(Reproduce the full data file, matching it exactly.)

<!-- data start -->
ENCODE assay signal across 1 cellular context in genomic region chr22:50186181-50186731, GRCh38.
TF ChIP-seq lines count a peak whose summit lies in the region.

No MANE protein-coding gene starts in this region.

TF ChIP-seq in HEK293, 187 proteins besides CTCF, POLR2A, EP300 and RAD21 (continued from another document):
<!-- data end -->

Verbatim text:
ENCODE assay signal across 1 cellular context in genomic region chr22:50186181-50186731, GRCh38.
TF ChIP-seq lines count a peak whose summit lies in the region.

No MANE protein-coding gene starts in this region.

TF ChIP-seq in HEK293, 187 proteins besides CTCF, POLR2A, EP300 and RAD21 (continued from another document):